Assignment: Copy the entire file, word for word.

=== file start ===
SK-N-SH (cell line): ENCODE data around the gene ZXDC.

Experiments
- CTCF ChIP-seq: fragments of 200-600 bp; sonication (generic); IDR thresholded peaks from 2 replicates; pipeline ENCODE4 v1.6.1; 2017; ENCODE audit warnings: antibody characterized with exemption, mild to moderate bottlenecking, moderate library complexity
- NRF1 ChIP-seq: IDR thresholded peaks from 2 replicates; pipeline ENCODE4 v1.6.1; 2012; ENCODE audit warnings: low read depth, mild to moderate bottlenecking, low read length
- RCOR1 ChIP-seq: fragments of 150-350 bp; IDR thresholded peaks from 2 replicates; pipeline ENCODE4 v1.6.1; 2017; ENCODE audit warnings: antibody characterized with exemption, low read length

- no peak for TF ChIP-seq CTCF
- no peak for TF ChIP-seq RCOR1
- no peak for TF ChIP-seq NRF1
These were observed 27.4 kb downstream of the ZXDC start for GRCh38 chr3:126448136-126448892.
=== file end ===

SK-N-SH (cell line): ENCODE data around the gene ZXDC.

Experiments
- CTCF ChIP-seq: fragments of 200-600 bp; sonication (generic); IDR thresholded peaks from 2 replicates; pipeline ENCODE4 v1.6.1; 2017; ENCODE audit warnings: antibody characterized with exemption, mild to moderate bottlenecking, moderate library complexity
- NRF1 ChIP-seq: IDR thresholded peaks from 2 replicates; pipeline ENCODE4 v1.6.1; 2012; ENCODE audit warnings: low read depth, mild to moderate bottlenecking, low read length
- RCOR1 ChIP-seq: fragments of 150-350 bp; IDR thresholded peaks from 2 replicates; pipeline ENCODE4 v1.6.1; 2017; ENCODE audit warnings: antibody characterized with exemption, low read length

- no peak for TF ChIP-seq CTCF
- no peak for TF ChIP-seq RCOR1
- no peak for TF ChIP-seq NRF1
These were observed 27.4 kb downstream of the ZXDC start for GRCh38 chr3:126448136-126448892.